Tianjin Shuishang Park is the largest urban park and recreation area in Tianjin, China. The park is one of Tianjin's leading tourist attractions, which was officially acknowledged when it was listed in the National Tourism Administration 4A Level List of Scenic Sites in 2004.
The facility is not actually a 'waterpark', and another name for the park is Shuishang Leyuan Amusement Park. Tianjin Shuishang Park consists of five islands (Chun Islet, Xia Islet, Qiu Islet, Dong Islet and Ying Islet) and three lakes (East Lake, West Lake and South Lake). Surrounding the waterways are pathways, pagodas and gardens, such Anlan Bridge, Hubin Pavilion, Tiaoyuan Pavilion,Wolong Bridge, Yishou Bridge, Xiexiu Veranda, etc.. The gardens showcase both Chinese and foreign architectural styles. Ornate pavilions and towers occupy each islet.
Except for the natural scenery in the park, the amusement facilities are the most thrilling things to do. The recreation area of the Tianjin Water Park has one of the city's highest ferris wheels. Visitors are also encouraged to travel on the lakes via rowing boats and high speed water shuttles. The park changes its theme according to season, for example, during spring there is the Tulip Show, and in autumn there is the Chrysanthemum Show.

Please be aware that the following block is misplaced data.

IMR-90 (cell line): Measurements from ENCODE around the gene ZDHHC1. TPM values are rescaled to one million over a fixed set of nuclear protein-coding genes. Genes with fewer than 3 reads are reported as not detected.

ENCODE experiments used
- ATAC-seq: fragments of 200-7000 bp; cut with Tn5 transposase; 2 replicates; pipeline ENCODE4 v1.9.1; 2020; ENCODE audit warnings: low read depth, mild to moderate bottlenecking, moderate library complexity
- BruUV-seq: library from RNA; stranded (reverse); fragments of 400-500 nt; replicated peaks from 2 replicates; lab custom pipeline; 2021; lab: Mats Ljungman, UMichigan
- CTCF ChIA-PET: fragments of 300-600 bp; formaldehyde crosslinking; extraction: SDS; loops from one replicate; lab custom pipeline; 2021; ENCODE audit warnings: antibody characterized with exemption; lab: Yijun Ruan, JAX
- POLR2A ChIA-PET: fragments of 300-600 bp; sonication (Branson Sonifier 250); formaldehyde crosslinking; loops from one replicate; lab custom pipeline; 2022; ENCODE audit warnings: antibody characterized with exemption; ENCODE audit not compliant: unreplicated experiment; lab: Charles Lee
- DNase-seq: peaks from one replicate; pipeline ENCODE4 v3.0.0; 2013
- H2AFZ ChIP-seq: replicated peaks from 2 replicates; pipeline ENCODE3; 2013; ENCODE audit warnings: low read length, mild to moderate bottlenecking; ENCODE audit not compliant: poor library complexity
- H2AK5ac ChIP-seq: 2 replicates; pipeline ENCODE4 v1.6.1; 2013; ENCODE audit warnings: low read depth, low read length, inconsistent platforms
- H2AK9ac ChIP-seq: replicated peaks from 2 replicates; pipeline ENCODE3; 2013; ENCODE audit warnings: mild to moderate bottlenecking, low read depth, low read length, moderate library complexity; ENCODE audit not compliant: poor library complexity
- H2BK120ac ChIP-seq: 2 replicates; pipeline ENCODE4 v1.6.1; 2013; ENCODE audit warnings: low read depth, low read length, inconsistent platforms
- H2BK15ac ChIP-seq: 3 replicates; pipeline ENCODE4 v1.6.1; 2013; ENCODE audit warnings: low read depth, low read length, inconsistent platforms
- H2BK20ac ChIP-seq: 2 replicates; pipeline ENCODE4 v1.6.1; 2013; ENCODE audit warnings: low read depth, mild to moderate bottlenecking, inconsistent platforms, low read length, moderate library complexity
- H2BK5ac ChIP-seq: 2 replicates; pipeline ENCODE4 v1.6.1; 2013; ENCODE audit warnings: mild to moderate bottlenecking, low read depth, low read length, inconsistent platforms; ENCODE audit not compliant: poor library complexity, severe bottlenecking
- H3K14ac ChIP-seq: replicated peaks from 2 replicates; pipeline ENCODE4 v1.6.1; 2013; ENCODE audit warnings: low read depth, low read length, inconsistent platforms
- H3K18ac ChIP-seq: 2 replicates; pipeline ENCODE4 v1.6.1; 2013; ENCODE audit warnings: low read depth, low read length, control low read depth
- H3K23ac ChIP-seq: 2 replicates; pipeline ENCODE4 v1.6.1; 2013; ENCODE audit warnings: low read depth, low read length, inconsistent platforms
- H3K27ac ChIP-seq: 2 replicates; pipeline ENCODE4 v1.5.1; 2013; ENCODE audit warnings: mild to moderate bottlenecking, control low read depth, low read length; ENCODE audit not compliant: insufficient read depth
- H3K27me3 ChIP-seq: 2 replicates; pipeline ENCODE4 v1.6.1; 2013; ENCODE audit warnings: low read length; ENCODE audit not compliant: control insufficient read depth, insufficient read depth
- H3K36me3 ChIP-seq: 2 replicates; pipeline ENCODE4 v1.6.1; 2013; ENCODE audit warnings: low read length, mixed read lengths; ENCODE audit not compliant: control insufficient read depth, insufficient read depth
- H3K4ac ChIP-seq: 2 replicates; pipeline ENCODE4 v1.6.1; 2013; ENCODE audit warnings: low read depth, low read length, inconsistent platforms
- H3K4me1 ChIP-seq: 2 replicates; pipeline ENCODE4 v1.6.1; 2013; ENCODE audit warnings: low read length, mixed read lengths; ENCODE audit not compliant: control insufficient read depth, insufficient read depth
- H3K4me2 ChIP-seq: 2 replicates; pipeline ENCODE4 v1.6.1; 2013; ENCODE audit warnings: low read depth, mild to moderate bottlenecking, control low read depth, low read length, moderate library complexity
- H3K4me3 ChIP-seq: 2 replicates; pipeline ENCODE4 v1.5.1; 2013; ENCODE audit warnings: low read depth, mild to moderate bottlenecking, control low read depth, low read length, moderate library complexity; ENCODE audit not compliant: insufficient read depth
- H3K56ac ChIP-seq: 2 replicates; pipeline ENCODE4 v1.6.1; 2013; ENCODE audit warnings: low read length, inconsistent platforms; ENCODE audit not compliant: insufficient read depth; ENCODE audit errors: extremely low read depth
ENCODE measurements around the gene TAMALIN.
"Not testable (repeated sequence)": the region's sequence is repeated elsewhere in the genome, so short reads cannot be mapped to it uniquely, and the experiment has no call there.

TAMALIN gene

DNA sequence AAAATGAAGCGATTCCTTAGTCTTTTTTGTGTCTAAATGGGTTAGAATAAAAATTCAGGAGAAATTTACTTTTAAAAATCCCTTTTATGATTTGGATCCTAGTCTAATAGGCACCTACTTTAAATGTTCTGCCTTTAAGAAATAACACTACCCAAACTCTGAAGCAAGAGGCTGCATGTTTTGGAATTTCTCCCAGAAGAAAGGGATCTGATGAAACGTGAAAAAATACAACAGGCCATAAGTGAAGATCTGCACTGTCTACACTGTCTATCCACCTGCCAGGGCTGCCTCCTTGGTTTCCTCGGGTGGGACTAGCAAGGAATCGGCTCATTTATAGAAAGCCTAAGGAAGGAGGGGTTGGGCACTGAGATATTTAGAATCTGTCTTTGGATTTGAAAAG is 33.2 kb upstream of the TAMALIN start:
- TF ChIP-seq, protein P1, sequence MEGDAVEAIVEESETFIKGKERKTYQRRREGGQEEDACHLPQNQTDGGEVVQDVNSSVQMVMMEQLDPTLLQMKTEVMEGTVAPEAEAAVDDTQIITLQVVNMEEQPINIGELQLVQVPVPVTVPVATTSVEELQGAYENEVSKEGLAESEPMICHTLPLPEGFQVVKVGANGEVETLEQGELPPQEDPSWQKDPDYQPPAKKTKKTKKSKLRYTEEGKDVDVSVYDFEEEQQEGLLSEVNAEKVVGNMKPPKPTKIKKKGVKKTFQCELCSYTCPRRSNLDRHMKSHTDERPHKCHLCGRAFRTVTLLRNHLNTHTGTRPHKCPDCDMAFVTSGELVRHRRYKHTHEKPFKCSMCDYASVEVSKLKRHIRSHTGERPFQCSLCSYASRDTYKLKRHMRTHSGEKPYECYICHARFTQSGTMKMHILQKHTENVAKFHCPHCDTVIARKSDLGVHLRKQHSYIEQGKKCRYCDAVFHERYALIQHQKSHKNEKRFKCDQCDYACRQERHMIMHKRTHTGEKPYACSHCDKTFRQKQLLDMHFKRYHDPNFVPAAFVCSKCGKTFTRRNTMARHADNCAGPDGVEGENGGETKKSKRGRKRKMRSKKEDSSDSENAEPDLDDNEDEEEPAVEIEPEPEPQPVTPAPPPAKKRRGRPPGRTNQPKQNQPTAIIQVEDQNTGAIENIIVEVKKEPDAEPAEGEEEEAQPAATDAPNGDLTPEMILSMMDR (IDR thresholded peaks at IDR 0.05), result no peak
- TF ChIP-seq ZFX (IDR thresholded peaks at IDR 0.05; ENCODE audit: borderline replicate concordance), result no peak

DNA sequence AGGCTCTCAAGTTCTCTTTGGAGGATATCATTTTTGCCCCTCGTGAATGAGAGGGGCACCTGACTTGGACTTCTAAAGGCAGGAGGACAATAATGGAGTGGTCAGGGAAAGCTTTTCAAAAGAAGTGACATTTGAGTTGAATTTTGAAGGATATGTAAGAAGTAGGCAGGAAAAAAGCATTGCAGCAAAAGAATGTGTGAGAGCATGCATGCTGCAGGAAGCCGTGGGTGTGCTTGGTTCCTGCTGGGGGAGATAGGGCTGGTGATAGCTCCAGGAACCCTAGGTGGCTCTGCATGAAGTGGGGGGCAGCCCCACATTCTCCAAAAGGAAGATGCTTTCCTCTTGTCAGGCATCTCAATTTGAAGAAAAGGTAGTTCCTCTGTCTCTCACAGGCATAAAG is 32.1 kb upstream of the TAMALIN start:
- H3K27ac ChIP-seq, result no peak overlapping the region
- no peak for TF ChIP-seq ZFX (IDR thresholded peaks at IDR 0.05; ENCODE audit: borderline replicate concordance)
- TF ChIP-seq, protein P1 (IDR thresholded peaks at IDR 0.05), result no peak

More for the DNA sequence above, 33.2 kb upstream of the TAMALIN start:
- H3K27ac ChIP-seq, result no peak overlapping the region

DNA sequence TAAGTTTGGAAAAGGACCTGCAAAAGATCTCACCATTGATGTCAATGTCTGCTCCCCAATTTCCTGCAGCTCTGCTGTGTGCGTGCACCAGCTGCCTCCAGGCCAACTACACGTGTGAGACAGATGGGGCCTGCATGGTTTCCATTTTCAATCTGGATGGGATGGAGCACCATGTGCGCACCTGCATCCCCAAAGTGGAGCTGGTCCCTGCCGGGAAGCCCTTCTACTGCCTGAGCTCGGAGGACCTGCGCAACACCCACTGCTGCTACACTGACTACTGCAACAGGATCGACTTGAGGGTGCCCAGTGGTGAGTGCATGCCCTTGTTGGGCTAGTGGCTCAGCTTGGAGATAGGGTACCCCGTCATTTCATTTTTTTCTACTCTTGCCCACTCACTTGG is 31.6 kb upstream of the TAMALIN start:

Prior to its official establishment, Tianjin Shuishang Park is formerly known as "Green Dragon Pond". Its history can be traced back first century AD. Historically, the site was known for its lush vegetation and natural ecosystems, particular in summer and autumn. With the establishment of Beiyang University and Nankai University at the turn of the 19th century, the waterways of the park became popular for swimming among academic staff and students during the hot summer months. The ground-breaking for the Tianjin Water Park occurred on 26 August 1950. It covered 125 hectares at that time. And it was officially opened to visitors on July 1, 1951. In 1991, it was recognized as one of ten best attractions in Tianjin. In 2004, it was listed as an AAAA Tourist site by the National Tourism Administration. In 2009, it went through a large-scale transformation and became a comprehensive park.